Has the American Revolution’s Rationale Lost Its Force?
By Robert Higgs • Sunday July 3, 2011 10:36 AM PDT • 13 Comments
The heart of the Declaration of Independence adopted by the thirteen united colonies of British North America on July 4, 1776, is as follows:
We hold these truths to be self-evident, that all men are created equal, that they are endowed by their Creator with certain unalienable rights, that among these are life, liberty and the pursuit of happiness. That to secure these rights, governments are instituted among men, deriving their just powers from the consent of the governed. That whenever any form of government becomes destructive to these ends, it is the right of the people to alter or to abolish it, and to institute new government, laying its foundation on such principles and organizing its powers in such form, as to them shall seem most likely to effect their safety and happiness. Prudence, indeed, will dictate that governments long established should not be changed for light and transient causes; and accordingly all experience hath shown that mankind are more disposed to suffer, while evils are sufferable, than to right themselves by abolishing the forms to which they are accustomed. But when a long train of abuses and usurpations, pursuing invariably the same object evinces a design to reduce them under absolute despotism, it is their right, it is their duty, to throw off such government, and to provide new guards for their future security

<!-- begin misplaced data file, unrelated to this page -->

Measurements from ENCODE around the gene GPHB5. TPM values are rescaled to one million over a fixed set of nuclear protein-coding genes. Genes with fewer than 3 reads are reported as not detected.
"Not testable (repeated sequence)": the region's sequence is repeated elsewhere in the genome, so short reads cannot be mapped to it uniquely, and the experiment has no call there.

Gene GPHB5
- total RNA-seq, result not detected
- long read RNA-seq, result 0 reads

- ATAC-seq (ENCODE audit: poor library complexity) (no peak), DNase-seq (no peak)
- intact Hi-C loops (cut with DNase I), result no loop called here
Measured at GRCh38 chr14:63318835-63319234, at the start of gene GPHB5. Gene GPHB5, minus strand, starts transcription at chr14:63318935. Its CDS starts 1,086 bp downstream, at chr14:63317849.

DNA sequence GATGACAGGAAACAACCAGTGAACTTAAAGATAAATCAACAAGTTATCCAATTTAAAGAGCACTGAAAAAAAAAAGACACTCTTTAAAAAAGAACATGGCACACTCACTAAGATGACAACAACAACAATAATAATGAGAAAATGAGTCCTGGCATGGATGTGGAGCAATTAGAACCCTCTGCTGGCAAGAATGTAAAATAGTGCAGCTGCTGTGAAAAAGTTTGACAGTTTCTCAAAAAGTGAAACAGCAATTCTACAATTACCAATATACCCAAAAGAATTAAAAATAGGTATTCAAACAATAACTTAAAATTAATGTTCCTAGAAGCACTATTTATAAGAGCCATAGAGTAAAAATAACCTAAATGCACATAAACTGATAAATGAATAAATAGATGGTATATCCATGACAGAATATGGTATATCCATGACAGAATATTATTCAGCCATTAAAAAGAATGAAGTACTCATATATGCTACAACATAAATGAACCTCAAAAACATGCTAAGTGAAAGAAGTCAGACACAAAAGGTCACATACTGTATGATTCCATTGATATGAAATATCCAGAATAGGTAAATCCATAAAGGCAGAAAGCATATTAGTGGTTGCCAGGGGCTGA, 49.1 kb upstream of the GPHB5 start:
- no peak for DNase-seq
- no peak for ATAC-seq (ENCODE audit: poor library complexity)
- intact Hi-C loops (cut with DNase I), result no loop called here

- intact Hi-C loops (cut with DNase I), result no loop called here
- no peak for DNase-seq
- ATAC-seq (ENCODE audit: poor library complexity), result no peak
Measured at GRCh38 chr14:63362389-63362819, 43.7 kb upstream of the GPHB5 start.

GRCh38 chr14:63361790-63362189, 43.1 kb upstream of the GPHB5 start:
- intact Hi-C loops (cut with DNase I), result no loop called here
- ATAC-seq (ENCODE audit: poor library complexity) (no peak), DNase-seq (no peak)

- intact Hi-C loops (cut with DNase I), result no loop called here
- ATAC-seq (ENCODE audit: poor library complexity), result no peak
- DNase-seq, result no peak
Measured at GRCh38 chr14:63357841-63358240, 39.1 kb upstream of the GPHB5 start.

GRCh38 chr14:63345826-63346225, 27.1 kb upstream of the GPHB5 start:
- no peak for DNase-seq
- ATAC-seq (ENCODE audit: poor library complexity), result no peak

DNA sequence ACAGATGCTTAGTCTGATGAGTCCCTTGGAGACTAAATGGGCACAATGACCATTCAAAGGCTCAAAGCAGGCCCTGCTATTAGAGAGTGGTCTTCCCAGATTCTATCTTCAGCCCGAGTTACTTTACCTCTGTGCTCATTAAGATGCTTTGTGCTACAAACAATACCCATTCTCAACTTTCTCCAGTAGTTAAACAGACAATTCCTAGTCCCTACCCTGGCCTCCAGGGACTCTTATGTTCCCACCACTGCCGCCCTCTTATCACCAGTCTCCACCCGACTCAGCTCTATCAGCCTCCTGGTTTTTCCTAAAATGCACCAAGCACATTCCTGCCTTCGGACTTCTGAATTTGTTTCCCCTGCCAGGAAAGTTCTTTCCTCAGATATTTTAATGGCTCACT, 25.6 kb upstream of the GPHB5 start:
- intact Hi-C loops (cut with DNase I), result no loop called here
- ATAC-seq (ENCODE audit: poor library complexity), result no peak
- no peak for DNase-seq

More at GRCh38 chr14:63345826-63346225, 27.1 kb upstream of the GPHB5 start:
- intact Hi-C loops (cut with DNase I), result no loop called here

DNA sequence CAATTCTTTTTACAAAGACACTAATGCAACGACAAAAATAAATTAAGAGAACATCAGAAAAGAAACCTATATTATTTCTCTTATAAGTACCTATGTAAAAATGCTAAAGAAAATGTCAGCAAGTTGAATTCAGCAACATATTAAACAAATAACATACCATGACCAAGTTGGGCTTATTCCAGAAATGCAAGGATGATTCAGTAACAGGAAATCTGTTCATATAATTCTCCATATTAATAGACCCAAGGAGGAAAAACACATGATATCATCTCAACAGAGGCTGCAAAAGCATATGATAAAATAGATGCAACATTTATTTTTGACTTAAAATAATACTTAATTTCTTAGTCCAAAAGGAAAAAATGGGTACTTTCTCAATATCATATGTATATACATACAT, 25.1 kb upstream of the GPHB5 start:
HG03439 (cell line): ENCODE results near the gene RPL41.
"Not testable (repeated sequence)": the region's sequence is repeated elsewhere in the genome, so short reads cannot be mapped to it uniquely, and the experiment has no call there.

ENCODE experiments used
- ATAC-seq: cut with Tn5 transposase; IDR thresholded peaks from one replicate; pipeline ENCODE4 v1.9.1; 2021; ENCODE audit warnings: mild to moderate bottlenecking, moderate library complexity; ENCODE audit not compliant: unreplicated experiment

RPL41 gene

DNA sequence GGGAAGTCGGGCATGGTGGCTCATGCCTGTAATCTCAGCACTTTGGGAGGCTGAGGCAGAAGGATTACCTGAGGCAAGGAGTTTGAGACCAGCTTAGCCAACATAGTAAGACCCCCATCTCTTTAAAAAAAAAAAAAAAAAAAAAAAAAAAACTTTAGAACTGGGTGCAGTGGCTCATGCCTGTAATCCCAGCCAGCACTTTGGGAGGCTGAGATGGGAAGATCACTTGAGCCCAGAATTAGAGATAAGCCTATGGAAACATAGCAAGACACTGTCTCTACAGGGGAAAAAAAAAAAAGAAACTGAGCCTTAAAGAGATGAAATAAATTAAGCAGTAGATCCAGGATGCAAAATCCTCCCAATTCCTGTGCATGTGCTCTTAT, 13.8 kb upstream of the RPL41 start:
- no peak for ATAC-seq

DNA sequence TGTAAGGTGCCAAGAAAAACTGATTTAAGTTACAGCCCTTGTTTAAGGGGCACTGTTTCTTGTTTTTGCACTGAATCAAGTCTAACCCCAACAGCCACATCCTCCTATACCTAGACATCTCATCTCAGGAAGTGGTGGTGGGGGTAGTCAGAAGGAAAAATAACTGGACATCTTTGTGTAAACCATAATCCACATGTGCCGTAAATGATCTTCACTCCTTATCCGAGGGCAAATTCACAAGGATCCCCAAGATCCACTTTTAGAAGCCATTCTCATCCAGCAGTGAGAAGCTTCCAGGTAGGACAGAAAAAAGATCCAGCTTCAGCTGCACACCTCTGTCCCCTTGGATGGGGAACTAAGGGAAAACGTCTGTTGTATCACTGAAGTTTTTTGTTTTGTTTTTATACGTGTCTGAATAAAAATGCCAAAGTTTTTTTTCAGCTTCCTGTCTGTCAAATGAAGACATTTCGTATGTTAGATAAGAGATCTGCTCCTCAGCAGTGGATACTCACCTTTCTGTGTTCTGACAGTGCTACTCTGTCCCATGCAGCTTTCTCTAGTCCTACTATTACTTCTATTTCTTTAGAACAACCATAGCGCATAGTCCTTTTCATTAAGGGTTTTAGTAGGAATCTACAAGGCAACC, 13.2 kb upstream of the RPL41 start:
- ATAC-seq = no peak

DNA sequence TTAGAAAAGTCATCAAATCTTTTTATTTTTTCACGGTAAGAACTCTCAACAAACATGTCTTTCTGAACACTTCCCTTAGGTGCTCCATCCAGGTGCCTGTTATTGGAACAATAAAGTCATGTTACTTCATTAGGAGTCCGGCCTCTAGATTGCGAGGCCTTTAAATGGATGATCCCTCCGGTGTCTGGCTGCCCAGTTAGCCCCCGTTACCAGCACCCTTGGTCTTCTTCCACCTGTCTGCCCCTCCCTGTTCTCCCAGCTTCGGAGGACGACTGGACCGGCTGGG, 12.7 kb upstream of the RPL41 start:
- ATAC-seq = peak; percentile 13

On these grounds, the colonists took up arms against the long-established state under which they lived, and thousands of them perished in the struggle to secede from the British Empire.
Did the argument they advanced to justify their actions have any force? If it had force then, does it not have equal force today – nay, does it not have a thousand times greater force today than it had then?
To repeat, our ancestors declared that ”when a long train of abuses and usurpations, pursuing invariably the same object evinces a design to reduce them under absolute despotism, it is their right, it is their duty, to throw off such government, and to provide new guards for their future security.” Do the Americans of today deny that they also possess this right and this duty? And if they do possess this right and this duty, why do they continue to suffer – nay, to affirmatively suppport and celebrate – the rule of a state whose every action mocks their unalienable rights to life, liberty, and the pursuit of happiness and crushes them ever more oppressively under the weight of its presumptuous and mendacious tyranny?